Monday, 4 May 2020
Be Careful What You Think
There was lots of rage and joy in last Friday’s coronavirus testing figures. Pro government voices were of course, ecstatic that the nominal target had been reached even though they knew not whether it was particularly significant. On the other side of the fence, obviously, the narrative was that the government had cheated, by changing the accounting method. This detail was rebuked later in the day at the press conference where the extra-governmental advisor made it clear that the method had not changed. None of this matters though, because you will tend to believe whatever your tribe believes, and even if you imagine you don’t belong to a tribe, you do.
No, you really do. One of the more egregious attributes of tribalism is convincing yourself that you are impartial. You think you can spot when others are being partisan in the way they are using and disseminating information, but it is almost impossible to turn the spotlight on yourself. We can all appear neutral and understand and empathise with both sides of an argument from the outside, but as soon as we are on either side, try as we might, we lose that noble ability. Probably not more than a handful of people can do otherwise and I expect they are all mystics, sitting in splendid isolation on misty mountain tops.
It is pretty much hard wired into us to adopt a position and stick to it. But it is possible to shift an entire group’s attitude to a particular issue and have them believe they have not altered their stance at all. What you believe now is what you always believed. That is called propaganda and it is a deliberate act. Everybody thinks they understand propaganda and would recognise it when they see it. But if this was the case it wouldn't work. The fact that it does work shows how little we understand and can recognise it.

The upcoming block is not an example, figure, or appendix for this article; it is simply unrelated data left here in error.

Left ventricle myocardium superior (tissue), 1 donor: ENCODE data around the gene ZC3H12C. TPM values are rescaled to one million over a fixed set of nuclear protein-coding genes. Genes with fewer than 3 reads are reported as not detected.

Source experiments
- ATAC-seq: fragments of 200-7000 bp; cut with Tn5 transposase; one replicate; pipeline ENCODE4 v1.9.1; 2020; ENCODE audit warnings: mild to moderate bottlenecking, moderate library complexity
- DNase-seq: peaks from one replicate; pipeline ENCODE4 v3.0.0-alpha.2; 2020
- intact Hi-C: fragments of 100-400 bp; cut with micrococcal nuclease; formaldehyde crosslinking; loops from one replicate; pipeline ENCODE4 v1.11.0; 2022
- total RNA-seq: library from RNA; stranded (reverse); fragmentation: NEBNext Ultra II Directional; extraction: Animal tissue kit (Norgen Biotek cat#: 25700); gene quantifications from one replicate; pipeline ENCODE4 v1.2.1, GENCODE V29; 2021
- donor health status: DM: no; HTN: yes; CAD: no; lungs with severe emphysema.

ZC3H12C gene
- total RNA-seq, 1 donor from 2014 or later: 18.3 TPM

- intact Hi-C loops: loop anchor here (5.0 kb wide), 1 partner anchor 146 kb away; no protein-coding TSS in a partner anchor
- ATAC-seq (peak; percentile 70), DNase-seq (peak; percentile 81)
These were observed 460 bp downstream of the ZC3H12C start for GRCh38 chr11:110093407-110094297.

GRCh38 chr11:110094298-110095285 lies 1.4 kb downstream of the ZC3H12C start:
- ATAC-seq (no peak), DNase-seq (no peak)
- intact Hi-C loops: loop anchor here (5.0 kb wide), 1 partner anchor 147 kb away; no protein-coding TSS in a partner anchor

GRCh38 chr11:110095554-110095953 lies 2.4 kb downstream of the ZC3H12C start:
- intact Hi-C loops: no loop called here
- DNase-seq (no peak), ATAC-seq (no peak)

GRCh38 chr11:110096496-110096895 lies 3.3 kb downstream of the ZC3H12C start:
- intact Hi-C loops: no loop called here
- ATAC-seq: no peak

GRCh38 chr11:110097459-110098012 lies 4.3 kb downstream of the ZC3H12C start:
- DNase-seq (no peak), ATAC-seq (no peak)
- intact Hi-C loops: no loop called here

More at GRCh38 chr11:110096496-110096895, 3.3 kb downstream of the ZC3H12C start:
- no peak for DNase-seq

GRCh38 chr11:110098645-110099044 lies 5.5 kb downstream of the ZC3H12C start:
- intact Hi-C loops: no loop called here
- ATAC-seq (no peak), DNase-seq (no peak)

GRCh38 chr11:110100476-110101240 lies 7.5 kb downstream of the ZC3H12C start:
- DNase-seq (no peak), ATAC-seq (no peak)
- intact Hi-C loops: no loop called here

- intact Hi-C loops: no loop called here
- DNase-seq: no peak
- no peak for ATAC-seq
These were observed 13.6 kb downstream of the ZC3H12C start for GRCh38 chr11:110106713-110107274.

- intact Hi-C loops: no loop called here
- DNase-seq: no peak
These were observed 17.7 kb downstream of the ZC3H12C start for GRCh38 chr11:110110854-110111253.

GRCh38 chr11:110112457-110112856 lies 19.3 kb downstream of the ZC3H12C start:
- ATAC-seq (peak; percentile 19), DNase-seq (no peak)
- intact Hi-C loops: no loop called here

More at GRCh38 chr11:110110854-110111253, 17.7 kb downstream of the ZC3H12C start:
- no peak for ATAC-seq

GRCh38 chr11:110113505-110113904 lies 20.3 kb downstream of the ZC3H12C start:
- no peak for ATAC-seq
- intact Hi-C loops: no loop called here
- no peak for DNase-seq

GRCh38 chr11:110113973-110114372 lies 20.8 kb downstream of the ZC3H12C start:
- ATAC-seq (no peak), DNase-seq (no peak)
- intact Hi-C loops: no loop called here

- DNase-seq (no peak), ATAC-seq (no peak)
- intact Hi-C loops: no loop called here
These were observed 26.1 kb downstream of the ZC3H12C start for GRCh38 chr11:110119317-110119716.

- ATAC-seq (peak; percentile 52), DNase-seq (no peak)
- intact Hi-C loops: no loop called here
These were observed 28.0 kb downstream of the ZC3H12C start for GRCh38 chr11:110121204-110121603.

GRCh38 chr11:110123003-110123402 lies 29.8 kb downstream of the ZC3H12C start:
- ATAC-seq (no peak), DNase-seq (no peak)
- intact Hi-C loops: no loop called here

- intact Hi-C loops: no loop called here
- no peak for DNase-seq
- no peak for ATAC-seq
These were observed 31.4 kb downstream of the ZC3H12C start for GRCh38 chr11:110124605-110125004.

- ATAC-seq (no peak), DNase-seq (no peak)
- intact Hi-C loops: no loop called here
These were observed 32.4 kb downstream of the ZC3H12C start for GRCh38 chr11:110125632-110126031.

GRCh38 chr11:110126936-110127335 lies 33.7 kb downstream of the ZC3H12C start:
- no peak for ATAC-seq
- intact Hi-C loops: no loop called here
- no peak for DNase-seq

Propaganda relies on pushing a limited and uncomplicated message. Keep on doing it and the more you see people you respect repeating the point the more your groupthink-led brain will lead you to accept it. A famous propagandist of the last century had this to say: “The receptivity of the masses is very limited, their intelligence is small, but their power of forgetting is enormous. In consequence of these facts, all effective propaganda must be limited to a very few points and must harp on these in slogans until the last member of the public understands what you want him to understand by your slogan.”
If you doubt the effectiveness of simple messaging, consider fashion. You laugh now at the clothes you wore in your teens, just as you laugh at what teens are wearing now. But you all went there. You bought gadgetry which didn’t work. You all signed up to social media, even if you don’t use it a lot. The weight of the crowd is a heavy one to bear and few can resist it. Those who do are either true mavericks, or they are fooling themselves. Can you honestly claim to be a maverick? How’s the rarefied air up that mountain, by the way?
So, before you proffer an opinion about the response to the government’s handling of the coronavirus pandemic. Before you give your opinion on whether and how we should suspend the lockdown, how and who we should test or how long it will take to develop a vaccine. If you intend to opine about the state of the economy and the prospects for recovery and whether or not life will be the same afterwards. Before you do any of that, take a moment to have a good long think about whether that opinion you are about to give is actually your own.